Candidate registration includes individual resume review and career coaching, a networking reception, industry seminars and face-to-face interactions with national companies. Our volunteer team in comprised of former military officers and corporate executives who are committed to the mission of supporting veterans transitioning into the private sector. Company registration includes booth space, interview space, a recruiter focus group (best practices military hiring), networking reception with complimentary food, beverage & bar. Companies will receive resumes of registered candidates 2-3 weeks prior to the career fair. There are no extra fees for hires. For a list of companies currently attending the event click here.

The dates and locations for the 2014 hiring events are:

  •     Austin, TX – March 27-28, 2014
  •     Virginia Beach, VA – June 19-20, 2014
  •     Washington, DC – September 25-26, 2014
  •     San Diego, CA – December 4-5, 2014 

Each event will feature a company check-in, recruiter focus group, industry seminars/sponsorships and networking reception on the Thursday prior to the career fair to bring the companies and candidates together. The career fair will take place on the following Friday from 9am-4pm with a one hour lunch break.  To learn more about the conference and registration for the different locations, visit http://www.militarymojo.org.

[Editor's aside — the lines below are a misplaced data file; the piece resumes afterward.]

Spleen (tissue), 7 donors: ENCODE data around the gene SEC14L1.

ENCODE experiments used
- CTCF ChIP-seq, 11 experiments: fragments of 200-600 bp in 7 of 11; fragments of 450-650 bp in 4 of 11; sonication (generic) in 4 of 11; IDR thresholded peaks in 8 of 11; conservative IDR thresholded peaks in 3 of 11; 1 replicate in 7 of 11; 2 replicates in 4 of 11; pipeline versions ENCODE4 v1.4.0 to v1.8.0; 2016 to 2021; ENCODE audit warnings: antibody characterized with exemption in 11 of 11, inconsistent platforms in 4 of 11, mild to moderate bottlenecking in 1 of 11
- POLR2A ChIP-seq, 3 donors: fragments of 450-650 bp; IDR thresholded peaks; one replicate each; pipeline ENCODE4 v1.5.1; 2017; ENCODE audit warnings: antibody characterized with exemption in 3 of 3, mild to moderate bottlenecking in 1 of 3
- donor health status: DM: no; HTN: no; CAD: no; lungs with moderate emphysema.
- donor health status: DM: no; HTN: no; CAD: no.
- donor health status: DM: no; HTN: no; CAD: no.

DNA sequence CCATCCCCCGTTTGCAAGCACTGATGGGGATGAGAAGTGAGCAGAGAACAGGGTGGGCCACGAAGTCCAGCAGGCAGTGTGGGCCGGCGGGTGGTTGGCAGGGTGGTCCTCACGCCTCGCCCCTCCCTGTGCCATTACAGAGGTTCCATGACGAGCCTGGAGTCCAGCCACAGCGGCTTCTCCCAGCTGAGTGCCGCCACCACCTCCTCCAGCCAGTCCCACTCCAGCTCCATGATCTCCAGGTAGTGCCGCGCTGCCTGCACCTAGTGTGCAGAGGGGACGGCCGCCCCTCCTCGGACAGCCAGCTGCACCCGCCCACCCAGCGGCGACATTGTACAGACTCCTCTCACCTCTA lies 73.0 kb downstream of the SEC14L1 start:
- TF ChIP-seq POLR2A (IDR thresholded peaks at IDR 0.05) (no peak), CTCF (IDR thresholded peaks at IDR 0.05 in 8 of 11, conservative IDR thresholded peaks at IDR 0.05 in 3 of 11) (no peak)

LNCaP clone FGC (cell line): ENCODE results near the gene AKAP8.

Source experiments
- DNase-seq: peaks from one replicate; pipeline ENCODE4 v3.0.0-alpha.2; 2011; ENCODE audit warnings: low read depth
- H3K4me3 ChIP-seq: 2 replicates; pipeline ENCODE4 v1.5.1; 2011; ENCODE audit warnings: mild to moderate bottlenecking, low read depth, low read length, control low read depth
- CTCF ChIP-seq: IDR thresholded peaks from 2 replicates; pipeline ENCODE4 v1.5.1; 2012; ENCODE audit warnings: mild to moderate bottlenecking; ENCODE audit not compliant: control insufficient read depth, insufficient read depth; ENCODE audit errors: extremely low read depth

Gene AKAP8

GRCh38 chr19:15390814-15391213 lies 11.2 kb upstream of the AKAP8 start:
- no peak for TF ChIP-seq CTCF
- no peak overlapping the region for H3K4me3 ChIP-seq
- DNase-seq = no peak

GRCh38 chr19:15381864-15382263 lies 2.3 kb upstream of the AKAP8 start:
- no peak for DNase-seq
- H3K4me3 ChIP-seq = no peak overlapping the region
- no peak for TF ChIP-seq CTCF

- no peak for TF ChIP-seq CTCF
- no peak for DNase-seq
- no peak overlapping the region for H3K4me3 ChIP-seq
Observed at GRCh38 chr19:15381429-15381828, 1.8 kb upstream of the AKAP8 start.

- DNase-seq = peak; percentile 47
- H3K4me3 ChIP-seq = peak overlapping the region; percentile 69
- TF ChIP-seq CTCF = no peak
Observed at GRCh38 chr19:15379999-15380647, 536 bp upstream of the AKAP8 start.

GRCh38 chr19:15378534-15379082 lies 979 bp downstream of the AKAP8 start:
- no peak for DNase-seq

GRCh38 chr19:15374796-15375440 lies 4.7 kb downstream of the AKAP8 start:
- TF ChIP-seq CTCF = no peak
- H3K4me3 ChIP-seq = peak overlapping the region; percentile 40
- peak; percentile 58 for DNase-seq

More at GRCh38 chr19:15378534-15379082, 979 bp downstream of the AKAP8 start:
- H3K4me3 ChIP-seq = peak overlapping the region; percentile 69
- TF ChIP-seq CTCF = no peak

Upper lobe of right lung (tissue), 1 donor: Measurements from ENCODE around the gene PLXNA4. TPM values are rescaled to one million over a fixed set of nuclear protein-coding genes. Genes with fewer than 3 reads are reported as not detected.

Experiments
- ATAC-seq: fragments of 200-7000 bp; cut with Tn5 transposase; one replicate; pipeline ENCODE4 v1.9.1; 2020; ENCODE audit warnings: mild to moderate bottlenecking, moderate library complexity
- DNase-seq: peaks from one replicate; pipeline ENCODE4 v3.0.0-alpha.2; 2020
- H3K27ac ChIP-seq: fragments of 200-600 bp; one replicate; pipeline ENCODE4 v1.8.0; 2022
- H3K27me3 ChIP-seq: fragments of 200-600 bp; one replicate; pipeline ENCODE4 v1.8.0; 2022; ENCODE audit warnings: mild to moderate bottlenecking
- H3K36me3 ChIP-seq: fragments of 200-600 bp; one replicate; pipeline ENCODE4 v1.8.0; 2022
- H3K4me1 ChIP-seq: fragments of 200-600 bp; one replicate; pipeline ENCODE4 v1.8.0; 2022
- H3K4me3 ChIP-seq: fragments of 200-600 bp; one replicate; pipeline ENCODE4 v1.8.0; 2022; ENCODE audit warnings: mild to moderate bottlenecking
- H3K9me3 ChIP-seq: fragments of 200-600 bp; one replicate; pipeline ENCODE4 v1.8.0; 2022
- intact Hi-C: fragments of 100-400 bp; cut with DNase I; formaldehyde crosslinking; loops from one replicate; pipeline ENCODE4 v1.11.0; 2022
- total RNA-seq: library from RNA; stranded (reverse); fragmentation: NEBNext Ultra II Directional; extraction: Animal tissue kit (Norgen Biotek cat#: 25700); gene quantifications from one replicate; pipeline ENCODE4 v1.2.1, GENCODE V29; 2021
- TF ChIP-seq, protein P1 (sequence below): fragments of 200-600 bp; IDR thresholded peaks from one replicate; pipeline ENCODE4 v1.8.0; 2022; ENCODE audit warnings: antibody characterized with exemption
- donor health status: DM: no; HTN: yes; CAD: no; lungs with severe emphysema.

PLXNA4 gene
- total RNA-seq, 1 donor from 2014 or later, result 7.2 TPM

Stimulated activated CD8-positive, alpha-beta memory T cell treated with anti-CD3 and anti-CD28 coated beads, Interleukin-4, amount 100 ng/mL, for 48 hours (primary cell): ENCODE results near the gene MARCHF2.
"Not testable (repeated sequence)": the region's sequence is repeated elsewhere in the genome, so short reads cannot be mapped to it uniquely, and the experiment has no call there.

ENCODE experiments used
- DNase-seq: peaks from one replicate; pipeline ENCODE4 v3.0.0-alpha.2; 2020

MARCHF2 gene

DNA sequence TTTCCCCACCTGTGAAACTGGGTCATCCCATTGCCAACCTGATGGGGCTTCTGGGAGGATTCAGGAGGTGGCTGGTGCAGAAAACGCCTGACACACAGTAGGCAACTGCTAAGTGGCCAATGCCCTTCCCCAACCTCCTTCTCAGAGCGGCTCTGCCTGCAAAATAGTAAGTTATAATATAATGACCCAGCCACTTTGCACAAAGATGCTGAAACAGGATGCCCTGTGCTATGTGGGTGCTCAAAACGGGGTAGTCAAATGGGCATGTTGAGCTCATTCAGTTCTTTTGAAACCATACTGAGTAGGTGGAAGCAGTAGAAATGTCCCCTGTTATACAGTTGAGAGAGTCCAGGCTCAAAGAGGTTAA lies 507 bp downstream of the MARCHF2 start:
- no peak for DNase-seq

About Military MOJO: Military MOJO hosts exclusive hiring events throughout the year to pair military officers with high profile employers. The niche career conference showcases candidates who are currently and formerly commissioned officers: ROTC, OCS, Service Academy – West Point, Naval Academy, Air Force Academy, Coast Guard Academy, Merchant Marine Academy, Citadel, VMI, VA Tech, Warrant Officers. Some in attendance will be Wounded Warriors Officers.  To learn more about Military MOJO and upcoming events, visit http://www.militarymojo.org.

Op/Ed piece in the Union Tribune: Helping veterans transition into life sciences careers